Data were extracted by two authors [MR and BP] using a modified coding sheet, based on the Best Evidence Medical Education (BEME) Collaboration coding sheet [33, 34]. This modified coding sheet included the study design and aim, instruments used, characteristics of the educational intervention, students’ educational level and performance, overall conclusion, and recommendations. The Kirkpatrick model of hierarchy of evaluation, modified by Freeth [31], was added to evaluate the outcome level.

Quality assessment

Study quality was assessed using the Medical Education Research Study Quality Instrument (MERSQI) [35]. This instrument was developed to assess educational studies and consists of six domains: study design, sampling, type of data, validity of the evaluation instrument, data analysis, and outcomes. Scores range from 5 to 18 points. Although there is no defined cutoff for high- or low-quality study methods, a previous study considered scores of 5–8.5 to reflect a low-quality study method, 9.0–13.0 to reflect a moderate-quality study method, and 13.5–18 as a high-quality study method [36].

Data analysis

Data were analyzed using SPSS Statistics 22 (Chicago, IL). Descriptive statistics were used to report total mean MERSQI scores, proportion of articles with a different country of origin, type of healthcare student, and study design. The MERSQI scores of the main groups of student outcomes were compared using a one-way ANOVA with an alpha of < 0.05.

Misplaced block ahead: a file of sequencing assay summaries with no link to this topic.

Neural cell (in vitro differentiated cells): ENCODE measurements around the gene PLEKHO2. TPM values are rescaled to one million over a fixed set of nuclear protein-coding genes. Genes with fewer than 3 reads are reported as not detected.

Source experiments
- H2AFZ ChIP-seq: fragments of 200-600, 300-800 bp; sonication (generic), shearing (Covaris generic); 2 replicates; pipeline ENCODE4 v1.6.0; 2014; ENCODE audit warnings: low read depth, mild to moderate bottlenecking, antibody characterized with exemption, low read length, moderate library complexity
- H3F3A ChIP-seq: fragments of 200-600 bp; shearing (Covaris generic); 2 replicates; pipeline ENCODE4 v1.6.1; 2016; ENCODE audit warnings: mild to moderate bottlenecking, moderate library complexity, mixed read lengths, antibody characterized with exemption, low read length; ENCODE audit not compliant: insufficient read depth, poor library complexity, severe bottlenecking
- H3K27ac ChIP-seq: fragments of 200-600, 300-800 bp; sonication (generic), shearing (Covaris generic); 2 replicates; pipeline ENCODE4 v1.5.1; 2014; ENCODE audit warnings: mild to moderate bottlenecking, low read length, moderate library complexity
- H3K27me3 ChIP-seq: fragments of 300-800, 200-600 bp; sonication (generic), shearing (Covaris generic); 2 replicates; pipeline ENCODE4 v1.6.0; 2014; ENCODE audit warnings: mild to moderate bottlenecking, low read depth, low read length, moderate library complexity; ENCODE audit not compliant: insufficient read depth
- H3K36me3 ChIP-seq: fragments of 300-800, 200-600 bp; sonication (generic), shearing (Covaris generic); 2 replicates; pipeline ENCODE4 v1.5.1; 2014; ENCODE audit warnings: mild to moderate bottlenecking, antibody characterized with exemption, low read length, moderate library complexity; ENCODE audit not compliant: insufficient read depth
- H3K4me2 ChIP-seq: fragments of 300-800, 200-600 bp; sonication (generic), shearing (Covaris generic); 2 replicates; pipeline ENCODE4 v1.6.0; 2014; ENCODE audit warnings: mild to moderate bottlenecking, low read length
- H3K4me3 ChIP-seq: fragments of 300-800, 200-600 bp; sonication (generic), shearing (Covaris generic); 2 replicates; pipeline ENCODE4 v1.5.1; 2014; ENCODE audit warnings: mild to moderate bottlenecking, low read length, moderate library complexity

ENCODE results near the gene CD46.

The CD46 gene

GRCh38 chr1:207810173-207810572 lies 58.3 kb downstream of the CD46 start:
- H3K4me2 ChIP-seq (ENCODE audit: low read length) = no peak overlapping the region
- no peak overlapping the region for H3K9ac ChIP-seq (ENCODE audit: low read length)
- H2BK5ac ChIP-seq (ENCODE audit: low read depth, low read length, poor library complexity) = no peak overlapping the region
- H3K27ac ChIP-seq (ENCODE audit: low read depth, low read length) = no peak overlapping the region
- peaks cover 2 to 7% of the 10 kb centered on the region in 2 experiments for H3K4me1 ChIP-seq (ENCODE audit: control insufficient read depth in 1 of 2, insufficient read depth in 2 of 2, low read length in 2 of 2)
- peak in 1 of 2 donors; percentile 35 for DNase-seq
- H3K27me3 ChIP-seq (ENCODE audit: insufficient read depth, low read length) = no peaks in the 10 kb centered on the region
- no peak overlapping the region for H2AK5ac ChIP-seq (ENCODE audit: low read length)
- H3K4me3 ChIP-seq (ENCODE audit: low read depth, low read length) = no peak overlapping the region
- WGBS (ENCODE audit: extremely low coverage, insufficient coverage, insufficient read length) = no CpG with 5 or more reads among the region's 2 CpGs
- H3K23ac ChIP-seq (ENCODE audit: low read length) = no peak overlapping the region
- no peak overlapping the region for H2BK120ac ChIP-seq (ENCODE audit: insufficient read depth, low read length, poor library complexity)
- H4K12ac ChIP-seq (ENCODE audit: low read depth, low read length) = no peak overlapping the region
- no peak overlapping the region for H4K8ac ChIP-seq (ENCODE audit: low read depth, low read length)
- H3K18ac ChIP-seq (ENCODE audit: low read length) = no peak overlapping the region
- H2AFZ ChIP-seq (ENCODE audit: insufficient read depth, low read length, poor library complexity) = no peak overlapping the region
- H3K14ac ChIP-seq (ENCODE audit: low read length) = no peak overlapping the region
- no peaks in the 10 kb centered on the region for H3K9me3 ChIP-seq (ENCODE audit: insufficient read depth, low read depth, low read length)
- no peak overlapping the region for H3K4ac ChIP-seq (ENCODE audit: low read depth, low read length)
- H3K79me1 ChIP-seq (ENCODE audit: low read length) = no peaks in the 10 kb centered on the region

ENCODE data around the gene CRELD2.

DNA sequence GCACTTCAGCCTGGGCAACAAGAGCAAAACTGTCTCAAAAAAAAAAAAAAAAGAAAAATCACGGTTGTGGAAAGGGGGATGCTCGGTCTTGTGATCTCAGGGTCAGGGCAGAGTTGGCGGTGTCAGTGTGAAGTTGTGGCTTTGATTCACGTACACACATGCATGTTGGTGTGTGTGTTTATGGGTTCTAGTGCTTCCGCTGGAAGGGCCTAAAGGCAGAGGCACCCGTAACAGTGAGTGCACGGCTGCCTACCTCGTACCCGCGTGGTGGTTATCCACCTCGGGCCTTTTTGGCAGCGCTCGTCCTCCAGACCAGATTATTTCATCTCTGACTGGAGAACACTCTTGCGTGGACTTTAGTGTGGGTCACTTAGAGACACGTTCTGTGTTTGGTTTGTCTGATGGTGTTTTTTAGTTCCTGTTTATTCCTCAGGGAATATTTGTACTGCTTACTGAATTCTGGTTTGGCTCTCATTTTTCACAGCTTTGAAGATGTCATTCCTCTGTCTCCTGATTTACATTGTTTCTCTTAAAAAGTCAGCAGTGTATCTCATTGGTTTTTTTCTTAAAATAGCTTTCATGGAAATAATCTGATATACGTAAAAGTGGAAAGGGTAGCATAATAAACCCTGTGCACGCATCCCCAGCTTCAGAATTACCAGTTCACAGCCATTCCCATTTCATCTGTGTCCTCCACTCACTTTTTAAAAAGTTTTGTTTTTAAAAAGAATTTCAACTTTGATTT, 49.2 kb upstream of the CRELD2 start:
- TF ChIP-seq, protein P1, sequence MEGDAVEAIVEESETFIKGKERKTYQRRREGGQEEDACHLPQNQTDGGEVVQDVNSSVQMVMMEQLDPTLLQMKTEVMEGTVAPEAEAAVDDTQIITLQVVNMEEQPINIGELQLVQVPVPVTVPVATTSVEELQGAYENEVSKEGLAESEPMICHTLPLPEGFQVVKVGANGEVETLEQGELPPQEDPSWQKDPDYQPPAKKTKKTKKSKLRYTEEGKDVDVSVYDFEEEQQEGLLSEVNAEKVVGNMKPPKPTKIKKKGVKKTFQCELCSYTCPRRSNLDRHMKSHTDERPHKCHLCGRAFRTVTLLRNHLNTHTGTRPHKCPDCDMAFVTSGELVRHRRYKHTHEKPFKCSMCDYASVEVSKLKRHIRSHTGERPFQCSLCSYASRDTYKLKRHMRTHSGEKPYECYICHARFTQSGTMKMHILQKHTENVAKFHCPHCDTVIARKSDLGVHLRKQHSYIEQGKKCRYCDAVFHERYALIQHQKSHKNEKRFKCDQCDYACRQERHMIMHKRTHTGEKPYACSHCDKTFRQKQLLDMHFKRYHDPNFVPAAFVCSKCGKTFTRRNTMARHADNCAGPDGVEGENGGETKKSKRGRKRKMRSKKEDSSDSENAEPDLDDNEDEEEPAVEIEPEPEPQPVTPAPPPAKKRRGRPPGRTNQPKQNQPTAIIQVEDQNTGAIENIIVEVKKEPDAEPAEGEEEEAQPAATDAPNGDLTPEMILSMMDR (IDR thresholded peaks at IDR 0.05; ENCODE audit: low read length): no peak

Given the differences in study design and outcome measures, only a quantitative analysis was possible. Student motives for reporting ADRs were described using descriptive statistics. Student opinions on educational aspects were recoded into three groups (No: ≤ 33% of students (fully) agreed, Neutral: ≥ 34 ≤ 66% of students (fully) agreed, Yes: ≥ 67% of students (fully) agreed.

Results

Search results

The initial search identified 2468 unique articles. Figure 1 shows the flowchart of the search, selection, and review process. Thirty-three articles were eligible for inclusion. The 727 references of the 33 eligible articles were snowball searched, which yielded 6 new articles. In total, 14 intervention and 25 cross-sectional articles were included in our analysis.

Fig. 1
figure1

Flow diagram of article selection. In green, the snowball search is highlighted

Acquired pharmacovigilance competencies

As shown in Table 1, there is no uniform pharmacovigilance evaluation method. Most articles studied ADR reporting and pharmacovigilance knowledge (Kirkpatrick level 2b) in undergraduate medical and pharmacy students. Two studies [41, 42] used identical research and outcome measures and have been compared separately [61].